Businesses clash with U.S. chamber over climate change legislation

Some Minnesota businesses are opposing the U.S. Chamber of Commerce position on climate change legislation.

Four Minnesota companies say they're working with local chambers to encourage support for federal legislation.

Tom Gegax, a co-founder of Tires Plus Stores said at many local chambers, peer pressure discourages debate.

"If you speak out, and I've had many of my friends in the business community say, 'you're a traitor and why are you doing this,'" Gegax said. "And many others say 'keep it up.' So some are afraid to step out."

The Minnesota Chamber of Commerce said it doesn't take a position on federal legislation, and it wants climate change rules applied worldwide, so local businesses can remain competitive.

Some high-profile national companies, including Apple and General Electric, have quit the U.S. Chamber, saying its lobbying against climate change legislation doesn't match their views.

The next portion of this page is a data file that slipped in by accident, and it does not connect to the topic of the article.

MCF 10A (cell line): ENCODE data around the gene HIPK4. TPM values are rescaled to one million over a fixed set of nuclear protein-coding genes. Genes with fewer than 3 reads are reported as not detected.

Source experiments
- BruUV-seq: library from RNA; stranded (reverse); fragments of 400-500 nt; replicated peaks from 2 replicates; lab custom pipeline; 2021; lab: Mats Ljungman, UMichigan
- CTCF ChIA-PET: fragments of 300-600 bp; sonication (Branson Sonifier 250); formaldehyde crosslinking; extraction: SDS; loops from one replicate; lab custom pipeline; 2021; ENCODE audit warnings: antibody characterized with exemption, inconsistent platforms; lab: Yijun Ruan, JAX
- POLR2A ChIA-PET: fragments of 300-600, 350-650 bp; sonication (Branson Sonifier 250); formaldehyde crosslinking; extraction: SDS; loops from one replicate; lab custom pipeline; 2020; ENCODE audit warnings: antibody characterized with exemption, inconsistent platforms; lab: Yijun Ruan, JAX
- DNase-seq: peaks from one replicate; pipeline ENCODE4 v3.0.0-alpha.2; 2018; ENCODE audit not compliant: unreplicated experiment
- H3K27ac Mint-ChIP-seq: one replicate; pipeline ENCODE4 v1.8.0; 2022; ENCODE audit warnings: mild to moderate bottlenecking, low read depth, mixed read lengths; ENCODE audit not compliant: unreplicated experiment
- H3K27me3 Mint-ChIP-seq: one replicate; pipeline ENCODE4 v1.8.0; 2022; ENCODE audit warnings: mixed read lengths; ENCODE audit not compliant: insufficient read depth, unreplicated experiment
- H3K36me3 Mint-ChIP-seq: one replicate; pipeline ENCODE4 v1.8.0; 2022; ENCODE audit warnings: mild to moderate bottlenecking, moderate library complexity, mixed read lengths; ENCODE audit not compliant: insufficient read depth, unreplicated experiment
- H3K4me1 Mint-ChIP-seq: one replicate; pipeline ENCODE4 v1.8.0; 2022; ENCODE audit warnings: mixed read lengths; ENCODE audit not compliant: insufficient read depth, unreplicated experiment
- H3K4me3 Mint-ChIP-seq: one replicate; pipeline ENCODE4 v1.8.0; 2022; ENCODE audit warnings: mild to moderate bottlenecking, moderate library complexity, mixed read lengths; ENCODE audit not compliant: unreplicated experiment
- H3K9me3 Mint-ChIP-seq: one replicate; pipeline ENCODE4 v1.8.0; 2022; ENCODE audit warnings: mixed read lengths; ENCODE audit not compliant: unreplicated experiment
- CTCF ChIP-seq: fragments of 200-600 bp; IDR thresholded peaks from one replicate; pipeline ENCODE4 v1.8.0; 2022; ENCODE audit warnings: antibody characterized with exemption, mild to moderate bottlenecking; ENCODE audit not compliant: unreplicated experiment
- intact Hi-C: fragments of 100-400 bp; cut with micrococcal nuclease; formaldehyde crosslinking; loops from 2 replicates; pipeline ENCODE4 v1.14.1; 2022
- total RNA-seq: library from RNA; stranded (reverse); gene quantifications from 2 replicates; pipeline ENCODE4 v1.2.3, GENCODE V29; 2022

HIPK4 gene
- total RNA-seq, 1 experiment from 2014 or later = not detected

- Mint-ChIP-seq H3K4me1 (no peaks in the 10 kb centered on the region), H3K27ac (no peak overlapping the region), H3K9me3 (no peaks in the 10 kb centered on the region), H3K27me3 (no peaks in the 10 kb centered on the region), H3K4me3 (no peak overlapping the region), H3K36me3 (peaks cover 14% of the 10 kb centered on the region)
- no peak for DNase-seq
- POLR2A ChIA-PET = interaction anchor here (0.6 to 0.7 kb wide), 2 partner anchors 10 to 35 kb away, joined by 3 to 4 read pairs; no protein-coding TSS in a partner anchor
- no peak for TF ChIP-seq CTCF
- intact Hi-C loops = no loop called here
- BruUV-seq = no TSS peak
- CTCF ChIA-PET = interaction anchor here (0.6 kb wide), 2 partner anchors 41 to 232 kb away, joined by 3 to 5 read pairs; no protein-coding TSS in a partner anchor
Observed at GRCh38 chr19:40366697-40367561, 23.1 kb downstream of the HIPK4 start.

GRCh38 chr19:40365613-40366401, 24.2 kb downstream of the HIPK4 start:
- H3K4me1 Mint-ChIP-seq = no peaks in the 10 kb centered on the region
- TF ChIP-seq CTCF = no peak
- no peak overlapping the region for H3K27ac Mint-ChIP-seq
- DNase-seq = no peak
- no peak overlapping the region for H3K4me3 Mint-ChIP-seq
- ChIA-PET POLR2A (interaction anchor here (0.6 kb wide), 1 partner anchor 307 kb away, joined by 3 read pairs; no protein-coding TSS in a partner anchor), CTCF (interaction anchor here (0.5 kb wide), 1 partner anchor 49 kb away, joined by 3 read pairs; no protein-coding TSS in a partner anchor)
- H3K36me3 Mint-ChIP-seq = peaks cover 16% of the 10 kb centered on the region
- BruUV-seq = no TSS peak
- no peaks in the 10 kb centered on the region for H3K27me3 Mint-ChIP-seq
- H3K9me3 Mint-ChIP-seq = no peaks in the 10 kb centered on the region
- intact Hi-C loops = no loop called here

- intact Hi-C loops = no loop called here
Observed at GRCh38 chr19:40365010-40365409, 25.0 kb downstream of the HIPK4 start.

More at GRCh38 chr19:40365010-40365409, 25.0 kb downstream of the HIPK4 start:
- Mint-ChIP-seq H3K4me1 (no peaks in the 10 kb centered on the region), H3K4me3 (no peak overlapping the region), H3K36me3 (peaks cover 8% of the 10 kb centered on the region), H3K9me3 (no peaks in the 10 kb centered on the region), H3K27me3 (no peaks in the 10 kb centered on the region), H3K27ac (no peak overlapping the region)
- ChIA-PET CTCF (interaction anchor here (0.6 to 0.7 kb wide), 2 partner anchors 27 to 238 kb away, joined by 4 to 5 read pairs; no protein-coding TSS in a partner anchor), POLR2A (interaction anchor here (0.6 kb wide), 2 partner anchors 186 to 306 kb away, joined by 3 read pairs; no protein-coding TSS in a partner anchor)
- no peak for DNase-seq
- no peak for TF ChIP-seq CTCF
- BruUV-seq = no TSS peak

Mike Robertson, an environmental consultant for the Minnesota Chamber, said the state organization doesn't take a position on federal legislation.

"Our concern is that it be done in a way that businesses can remain competitive in the global marketplace, and not be required to have costs applied in our jurisdiction that are not required in other jurisdictions around the world, where our products become less competitive," Robertson said.

Several Minnesota companies, including the architectural firm Perkins and Will, and Duluth-based Conservation Technologies, say their businesses will benefit from global warming legislation.

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